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Far from the Tree

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It’s been years since Will Graham and Hannibal Lecter have been presumed dead. Save for a handful of late night docu-drama specials, they’ve all but completely dropped out of the news cycle. It’s given them some degree of freedom—enough to move around their tiny town in Provence without looking over their shoulders, enough to be friendly with their neighbors. Enough for Will to tentatively reach out to his father with a burner phone and the number for a landline he’s sure has been disconnected, the one he knows by heart.

His dad picks up on the fifth ring.

“Hello?” His voice is gruff and suspicious, stained with years of nicotine and booze.

He sounds exactly the same, and Will wasn’t expecting to cry today. He had a list of things he wanted to say, and now he can’t think of any of them. He leans his head against the smooth paint of their kitchen wall and listens to his father breathing.

“Hello?” his dad says again, irritated now. “How many times have I told you not to call this number? If you call one more time, I really am going to get that restraining order. I told you last time—”


He hears his father’s indrawn breath.

“Willy?” Nobody moves. He wonders if his dad’s hung up. “Is that you?”

He remembers how to breathe again.

“Yeah, Dad, it’s me.”

“Well I’ll be damned.”

It’s just so him that Will can’t help the sob of laughter that claws its way out of his throat. It’s as good an icebreaker as any.

“How are you?” Will asks.

“Same old. Business hasn’t been good this year, but I make it by.”

Will bites his tongue against the urge to tell his father that he shouldn’t be working at his age. His dad wouldn’t thank him for it, and anyway, he’s pretty sure Bill Graham will stop working when he’s dead.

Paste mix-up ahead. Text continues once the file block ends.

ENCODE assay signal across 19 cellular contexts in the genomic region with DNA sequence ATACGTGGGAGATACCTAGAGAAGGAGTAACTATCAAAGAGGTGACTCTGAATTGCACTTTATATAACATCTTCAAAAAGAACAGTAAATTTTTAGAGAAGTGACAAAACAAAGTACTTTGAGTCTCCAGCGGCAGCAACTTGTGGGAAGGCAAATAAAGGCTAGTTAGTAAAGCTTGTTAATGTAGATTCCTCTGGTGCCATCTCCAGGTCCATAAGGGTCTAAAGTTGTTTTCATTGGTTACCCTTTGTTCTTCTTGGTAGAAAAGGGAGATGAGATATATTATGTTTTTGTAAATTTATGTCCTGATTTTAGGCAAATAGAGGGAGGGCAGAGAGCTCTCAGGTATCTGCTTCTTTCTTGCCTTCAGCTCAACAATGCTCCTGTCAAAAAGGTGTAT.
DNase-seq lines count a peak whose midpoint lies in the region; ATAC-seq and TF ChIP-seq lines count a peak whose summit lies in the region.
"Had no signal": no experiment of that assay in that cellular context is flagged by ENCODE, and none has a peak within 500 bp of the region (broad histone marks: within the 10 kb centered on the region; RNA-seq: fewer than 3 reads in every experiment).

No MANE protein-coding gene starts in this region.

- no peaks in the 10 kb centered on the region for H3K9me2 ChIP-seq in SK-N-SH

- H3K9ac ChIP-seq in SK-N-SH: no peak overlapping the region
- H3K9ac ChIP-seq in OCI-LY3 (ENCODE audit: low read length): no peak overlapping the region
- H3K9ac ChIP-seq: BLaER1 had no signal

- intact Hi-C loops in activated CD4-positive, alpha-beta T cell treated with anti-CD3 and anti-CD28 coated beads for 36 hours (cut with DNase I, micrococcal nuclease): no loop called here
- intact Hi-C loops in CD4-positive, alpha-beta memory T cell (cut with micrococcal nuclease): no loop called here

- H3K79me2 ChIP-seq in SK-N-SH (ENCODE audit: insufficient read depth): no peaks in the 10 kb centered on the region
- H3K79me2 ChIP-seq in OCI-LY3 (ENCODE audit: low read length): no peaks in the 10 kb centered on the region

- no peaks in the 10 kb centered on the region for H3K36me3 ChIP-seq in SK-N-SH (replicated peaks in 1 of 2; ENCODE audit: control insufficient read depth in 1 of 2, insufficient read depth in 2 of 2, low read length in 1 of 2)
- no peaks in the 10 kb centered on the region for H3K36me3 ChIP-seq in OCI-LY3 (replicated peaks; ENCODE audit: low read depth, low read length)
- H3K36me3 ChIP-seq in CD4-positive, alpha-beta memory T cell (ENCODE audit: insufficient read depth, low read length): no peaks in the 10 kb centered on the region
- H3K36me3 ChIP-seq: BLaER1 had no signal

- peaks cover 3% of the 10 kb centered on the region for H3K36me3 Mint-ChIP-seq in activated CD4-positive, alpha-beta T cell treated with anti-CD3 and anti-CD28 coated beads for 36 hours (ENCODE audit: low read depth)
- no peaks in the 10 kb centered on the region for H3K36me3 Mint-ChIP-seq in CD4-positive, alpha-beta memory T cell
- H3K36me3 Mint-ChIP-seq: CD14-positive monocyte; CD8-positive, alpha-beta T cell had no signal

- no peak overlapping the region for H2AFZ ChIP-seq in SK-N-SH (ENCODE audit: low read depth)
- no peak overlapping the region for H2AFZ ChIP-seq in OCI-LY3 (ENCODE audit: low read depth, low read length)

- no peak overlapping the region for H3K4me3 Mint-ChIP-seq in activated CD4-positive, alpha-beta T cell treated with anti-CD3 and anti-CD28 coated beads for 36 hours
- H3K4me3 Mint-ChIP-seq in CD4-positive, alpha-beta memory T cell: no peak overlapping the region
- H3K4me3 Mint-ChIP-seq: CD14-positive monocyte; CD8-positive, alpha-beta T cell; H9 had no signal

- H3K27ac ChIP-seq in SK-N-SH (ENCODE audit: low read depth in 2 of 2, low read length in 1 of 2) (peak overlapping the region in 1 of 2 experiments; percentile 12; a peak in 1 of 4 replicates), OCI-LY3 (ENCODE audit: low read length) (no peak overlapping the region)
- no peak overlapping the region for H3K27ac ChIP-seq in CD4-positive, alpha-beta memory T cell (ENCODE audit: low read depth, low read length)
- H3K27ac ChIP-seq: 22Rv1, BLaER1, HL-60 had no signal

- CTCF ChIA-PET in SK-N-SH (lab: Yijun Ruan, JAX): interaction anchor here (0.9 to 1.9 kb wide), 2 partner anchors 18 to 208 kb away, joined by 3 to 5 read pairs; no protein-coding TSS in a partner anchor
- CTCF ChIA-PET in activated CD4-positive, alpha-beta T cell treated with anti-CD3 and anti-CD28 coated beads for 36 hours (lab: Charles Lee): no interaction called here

“Fish aren’t biting?”

“Not so much. It’s so goddamn hot that even the fish are getting lazy.” There’s a long pause. “I’d be better if my son weren’t a fugitive.”

There it is. He’d have had to be a moron not to expect it, but it was a nice fantasy—that they could just shoot the shit and talk about fishing.

Will thinks about saying sorry. He doesn’t, because he isn’t.

“Are people bothering you?” he asks instead. “Who’re you threatening to get a restraining order against?”

“Some reporter who keeps calling the house. Persistent thing. Most of ‘em gave up, two, maybe three years ago. Joannie? Jackie?”


His dad grunts. “Probably. Name sounds right.”

Will told himself he wouldn’t, but he apologizes anyway. “I’m sorry, Dad. I didn’t mean for you to get dragged into any of this.”

“Stop that. I’m a grown man. I can take care of myself.

The silence stretches out, grows long and awkward.



“I’m glad to hear you’re not dead.”

* * *

He doesn’t exactly plan it, never does, but he calls his dad again, and then again. There’s no order to it. No Sunday morning phone calls, no first of the month routine. It’s just, sometimes he picks up the phone. It’s always Will reaching out—with a different number every time, there’s no way for his dad to reach him anyway—but his dad always picks up.

They don’t talk about much. Never anything important. They talk about the fish and the neighbor whose tree keeps growing over the fence. They talk about the weather, summer turning into fall.

“Where are you living these days, Willy?”